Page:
Try a Ronin, or throw down for a Shinto?

by Doug

First, thanks for a side full of very useful information!

I am a long time practitioner of Iai-do, with occasional tameshigiri practice (not nearly as much as I would like). While I have a Paul Chen Practical Plus Elite I love for tameshigiri, I find it to be rather clunky and awkward for kata. A couple of years ago, I purchased a Cheness Tenchi in order to try something different. While the cross-sectional shape of the tsuka felt a bit odd at first, I generally liked it very much, until recently I noticed a crack in the tsuka. This sword has seen a lot of use for kata, but not much at all tameshigiri, so it has had SOME wear on it, but nothing extreme. I can (and will) repair the existing tsuka, and/or mount a replacement (and I should note that Paul Chen offered a free replacement tsuka, even though the sword is out of warranty), but this incident has caused me to think about adding another katana to the collection. Since I am shortish, I need a blade in the 27-28" range, and since I practice kata far more than tameshigiri, I need one with a bo-hi. Since I have far more demands on my wallet than cash in that wallet, I need something affordable.

Now that all of that preamble is out of the way, the Ronin blades seem very interesting to me. They seem to have better quality furniture than Cheness uses, albeit with perhaps a less durable blade. This would be OK for my particular needs. The price is certainly right, they make models with bo-hi, and there are a fair few cosmetic options. That said, I cannot help but wonder if I would not be better off squeezing another $300 out of the wallet somehow and going one step up the quality scale to a Paul Chen Shinto. It also meets all the specifications, but I'm just not sure, not having handled either, if the difference in quality is equal to the difference in price. What would your recommendation be?

Alternatively, is there an obvious OTHER brand/model that I should be considering but have missed?


Comments for Try a Ronin, or throw down for a Shinto?

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A little hard to compare...
by: Paul

Hi Doug,

These are a little hard to compare because the Shinto is a differentially hardened Katana and the Ronin Dojo Pro series are monosteel swords so they can be compared to the Tenchi, but not so easily to the Shinto as they have very different applications..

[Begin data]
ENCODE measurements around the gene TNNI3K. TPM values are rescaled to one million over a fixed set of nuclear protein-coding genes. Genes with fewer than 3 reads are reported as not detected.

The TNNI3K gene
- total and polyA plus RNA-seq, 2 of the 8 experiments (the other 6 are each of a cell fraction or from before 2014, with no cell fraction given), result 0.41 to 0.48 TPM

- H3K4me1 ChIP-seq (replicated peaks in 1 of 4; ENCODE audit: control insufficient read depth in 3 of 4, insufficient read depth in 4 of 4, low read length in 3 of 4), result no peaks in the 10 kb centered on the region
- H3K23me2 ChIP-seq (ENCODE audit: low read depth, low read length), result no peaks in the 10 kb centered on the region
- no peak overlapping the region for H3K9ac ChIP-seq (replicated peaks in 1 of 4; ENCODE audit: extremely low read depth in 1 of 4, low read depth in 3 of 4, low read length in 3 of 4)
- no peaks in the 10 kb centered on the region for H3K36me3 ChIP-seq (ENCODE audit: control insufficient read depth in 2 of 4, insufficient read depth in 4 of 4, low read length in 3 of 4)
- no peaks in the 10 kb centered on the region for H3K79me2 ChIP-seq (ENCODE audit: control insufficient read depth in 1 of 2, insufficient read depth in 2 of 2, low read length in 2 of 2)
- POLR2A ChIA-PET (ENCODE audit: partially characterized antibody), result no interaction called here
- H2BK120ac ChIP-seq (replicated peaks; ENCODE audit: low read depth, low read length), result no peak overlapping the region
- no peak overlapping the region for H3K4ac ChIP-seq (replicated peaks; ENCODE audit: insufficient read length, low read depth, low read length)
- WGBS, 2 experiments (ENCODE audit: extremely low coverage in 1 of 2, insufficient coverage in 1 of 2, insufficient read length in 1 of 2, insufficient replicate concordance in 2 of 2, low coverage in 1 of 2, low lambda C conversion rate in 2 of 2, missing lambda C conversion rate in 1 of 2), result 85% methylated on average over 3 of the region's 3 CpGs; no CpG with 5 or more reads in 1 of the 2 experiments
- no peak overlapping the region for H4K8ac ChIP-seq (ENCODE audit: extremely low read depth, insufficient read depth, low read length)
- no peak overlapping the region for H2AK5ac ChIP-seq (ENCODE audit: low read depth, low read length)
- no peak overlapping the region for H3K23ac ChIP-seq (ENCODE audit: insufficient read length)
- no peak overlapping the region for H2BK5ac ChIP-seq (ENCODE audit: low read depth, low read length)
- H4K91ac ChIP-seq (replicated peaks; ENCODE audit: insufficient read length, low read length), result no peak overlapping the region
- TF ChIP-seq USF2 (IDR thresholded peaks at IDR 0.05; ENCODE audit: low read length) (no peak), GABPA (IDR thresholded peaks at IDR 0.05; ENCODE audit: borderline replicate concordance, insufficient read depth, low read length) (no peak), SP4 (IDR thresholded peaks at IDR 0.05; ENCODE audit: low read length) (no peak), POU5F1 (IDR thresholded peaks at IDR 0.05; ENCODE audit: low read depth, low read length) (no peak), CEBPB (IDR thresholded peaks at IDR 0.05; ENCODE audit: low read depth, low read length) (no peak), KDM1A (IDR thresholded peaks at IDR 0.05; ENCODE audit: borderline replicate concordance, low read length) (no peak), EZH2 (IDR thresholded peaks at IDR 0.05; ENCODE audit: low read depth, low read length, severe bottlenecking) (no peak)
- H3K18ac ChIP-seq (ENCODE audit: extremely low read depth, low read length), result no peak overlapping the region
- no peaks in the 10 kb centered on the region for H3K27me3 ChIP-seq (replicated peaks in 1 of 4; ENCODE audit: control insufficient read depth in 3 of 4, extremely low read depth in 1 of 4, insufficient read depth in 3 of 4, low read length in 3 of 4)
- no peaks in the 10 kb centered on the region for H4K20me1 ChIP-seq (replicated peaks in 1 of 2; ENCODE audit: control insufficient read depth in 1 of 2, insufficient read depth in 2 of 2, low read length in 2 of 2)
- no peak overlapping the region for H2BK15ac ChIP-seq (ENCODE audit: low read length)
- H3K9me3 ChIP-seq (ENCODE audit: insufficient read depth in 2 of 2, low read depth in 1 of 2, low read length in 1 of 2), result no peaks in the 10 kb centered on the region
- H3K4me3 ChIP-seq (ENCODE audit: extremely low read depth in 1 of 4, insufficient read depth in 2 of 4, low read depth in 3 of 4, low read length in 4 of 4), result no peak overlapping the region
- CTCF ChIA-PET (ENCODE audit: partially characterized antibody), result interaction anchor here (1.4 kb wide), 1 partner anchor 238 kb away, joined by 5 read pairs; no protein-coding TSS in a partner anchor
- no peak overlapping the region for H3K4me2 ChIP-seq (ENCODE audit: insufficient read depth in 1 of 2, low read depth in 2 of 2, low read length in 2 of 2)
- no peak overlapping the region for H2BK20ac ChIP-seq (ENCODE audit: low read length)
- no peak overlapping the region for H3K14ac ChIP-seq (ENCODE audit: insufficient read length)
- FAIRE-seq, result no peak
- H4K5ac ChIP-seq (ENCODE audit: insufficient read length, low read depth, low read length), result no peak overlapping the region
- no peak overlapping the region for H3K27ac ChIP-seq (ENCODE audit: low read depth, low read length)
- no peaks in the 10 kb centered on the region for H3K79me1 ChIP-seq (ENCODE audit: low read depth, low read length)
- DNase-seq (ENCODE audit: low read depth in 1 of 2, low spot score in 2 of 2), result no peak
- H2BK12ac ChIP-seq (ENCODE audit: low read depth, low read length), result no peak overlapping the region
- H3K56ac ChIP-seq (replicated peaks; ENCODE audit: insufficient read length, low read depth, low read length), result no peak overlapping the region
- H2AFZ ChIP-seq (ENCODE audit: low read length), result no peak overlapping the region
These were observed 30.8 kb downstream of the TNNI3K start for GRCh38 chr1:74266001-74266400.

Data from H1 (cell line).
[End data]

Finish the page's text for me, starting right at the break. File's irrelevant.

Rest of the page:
The Dojo Pro series do indeed have better fittings than the Cheness Monotempered swords, which makes a big difference as a sword is only as strong as its weakest point.. Their blades are similar, 1060 and 9260 both have .60 carbon content and both are really well tempered, so the extra strength of 9260 only really becomes apparent with extreme flex testing..

The Shinto Katana is a traditional construction, so with a harder edge could chip on targets that a Monotempered sword would shrug off and if you do a bad cut or try to flex test it, it will take a set - just like a real Nihonto would..

This is not in itself a bad thing, the edge is harder and sharper, and the Shinto - at basically 2-3 times the price of the Dojo Pro, is a much more refined blade.

But it all depends on what you want and your personal preference. The Dojo Pro is like a better version of the Tenchi. The Shinto, is a whole different type of sword and hard to compare.

As to other recommendations, you may wish to consider the Dragon King line - these swords are kind of a hybrid between the Shinto and the Dojo Pro. I.e. the blades are 1060 monotempered blades so are very tough, but the fittings and overall fit and finish is the best of the best.

Check them out here

Hope this helps.

Throw down for a dragon king
by: Anonymous

I was going to suggest dragon king too as they are new and make great blades. Ive owned ronin and hanwei and when i saw dragon king i liked what i saw. They cut great as ive cut with their sakura spring katana and it cuts with ease. And for a freshman cutter with bad strikes and swings its very forgiving. Ive only tested it on 3x rolled tatami and it does fine. Im getting their winter sun soon because i like the motif more and the monkeys go with my birth year calender. Great swords. What i saw that drew me was that dragon king uses 5160 spring steel not the 1060 that ronin uses or hanweis stereotypical steel. A bit over 400 with shipping so not as cheap but the money is well worth it. Look for a review under Brett Cost in youtube and theres a bunch of great swords shown as well as tatami cutting.

I ended up with the Shinto ...
by: Doug

... and I think that, for my specific needs, it fits the bill quite well. It's light (extremely light, actually - in the weight range of a good alloy iaito), so I will be able to use it for extensive kata practice without damage to my elbow or shoulder, it handles beautifully, and the tachi kaze is quite nice. The only thing "wrong" with it, our of the box, was a surprisingly cheap sageo, but that's a quibble. Oh, also the kurikata is farther down the saya than I'm used to, but that's another minor point. For the moment (it is early days, yet) I'm very satisfied with the Shinto.


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